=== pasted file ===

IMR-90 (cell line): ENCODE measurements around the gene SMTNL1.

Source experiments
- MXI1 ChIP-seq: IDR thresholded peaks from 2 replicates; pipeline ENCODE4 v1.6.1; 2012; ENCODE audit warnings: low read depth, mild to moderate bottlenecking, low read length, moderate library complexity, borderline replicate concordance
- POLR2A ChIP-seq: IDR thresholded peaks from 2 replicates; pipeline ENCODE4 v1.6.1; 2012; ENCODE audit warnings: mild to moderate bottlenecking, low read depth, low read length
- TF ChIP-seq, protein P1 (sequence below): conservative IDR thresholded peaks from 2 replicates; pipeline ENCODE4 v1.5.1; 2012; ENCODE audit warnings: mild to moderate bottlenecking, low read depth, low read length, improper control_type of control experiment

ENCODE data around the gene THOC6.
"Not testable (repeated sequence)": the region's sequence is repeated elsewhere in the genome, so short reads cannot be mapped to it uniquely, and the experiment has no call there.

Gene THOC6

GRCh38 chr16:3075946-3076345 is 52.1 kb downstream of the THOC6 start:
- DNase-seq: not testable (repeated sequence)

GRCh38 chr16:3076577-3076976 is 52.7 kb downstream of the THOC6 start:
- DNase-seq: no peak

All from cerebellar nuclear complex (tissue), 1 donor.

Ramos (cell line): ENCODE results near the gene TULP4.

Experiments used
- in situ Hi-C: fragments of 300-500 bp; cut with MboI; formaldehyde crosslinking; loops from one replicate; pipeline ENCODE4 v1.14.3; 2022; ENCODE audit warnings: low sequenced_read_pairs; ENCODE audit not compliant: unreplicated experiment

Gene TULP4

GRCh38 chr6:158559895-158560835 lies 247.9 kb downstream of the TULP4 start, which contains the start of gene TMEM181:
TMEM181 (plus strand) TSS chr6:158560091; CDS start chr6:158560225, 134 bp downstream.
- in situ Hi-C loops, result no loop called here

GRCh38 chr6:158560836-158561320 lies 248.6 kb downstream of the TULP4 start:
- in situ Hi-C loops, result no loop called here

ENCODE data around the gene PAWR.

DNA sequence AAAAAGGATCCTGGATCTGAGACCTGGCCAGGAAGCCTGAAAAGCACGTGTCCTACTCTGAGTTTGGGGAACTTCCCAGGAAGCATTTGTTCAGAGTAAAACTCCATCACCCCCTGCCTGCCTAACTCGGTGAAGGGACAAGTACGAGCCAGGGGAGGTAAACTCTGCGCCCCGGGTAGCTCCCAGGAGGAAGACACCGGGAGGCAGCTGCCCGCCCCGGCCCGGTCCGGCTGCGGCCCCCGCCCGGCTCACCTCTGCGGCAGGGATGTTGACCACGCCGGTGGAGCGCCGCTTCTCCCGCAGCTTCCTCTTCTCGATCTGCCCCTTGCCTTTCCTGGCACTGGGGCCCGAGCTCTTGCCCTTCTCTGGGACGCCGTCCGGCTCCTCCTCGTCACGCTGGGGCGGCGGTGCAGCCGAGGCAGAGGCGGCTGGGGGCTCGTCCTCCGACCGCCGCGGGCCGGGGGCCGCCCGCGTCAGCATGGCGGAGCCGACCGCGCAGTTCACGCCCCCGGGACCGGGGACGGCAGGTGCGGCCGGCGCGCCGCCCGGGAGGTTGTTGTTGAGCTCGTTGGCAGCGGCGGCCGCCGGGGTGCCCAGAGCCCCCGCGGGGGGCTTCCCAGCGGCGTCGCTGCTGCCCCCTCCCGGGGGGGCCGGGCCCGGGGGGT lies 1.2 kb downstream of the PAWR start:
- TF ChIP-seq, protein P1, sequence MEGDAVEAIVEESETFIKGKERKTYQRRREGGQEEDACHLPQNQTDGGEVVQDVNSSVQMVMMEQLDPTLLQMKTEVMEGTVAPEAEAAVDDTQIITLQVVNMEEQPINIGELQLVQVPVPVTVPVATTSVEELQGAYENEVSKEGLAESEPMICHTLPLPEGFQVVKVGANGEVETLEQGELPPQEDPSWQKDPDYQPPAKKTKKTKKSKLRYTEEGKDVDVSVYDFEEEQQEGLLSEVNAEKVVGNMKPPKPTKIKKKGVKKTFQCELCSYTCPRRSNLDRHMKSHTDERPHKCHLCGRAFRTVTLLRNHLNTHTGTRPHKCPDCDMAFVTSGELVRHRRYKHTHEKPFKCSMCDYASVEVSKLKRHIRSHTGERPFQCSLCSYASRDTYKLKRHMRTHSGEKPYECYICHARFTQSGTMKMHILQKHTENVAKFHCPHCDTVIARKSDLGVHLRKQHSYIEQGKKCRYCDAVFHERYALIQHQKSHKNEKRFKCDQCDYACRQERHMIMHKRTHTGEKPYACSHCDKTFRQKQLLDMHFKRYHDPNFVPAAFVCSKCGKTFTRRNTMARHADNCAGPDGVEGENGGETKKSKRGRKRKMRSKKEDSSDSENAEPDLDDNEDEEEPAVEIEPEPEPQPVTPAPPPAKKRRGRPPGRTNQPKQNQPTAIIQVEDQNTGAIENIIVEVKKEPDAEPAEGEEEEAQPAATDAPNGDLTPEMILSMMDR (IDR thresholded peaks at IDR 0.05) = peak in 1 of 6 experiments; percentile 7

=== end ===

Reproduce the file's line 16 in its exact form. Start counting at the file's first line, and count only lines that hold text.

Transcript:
- in situ Hi-C: fragments of 300-500 bp; cut with MboI; formaldehyde crosslinking; loops from one replicate; pipeline ENCODE4 v1.14.3; 2022; ENCODE audit warnings: low sequenced_read_pairs; ENCODE audit not compliant: unreplicated experiment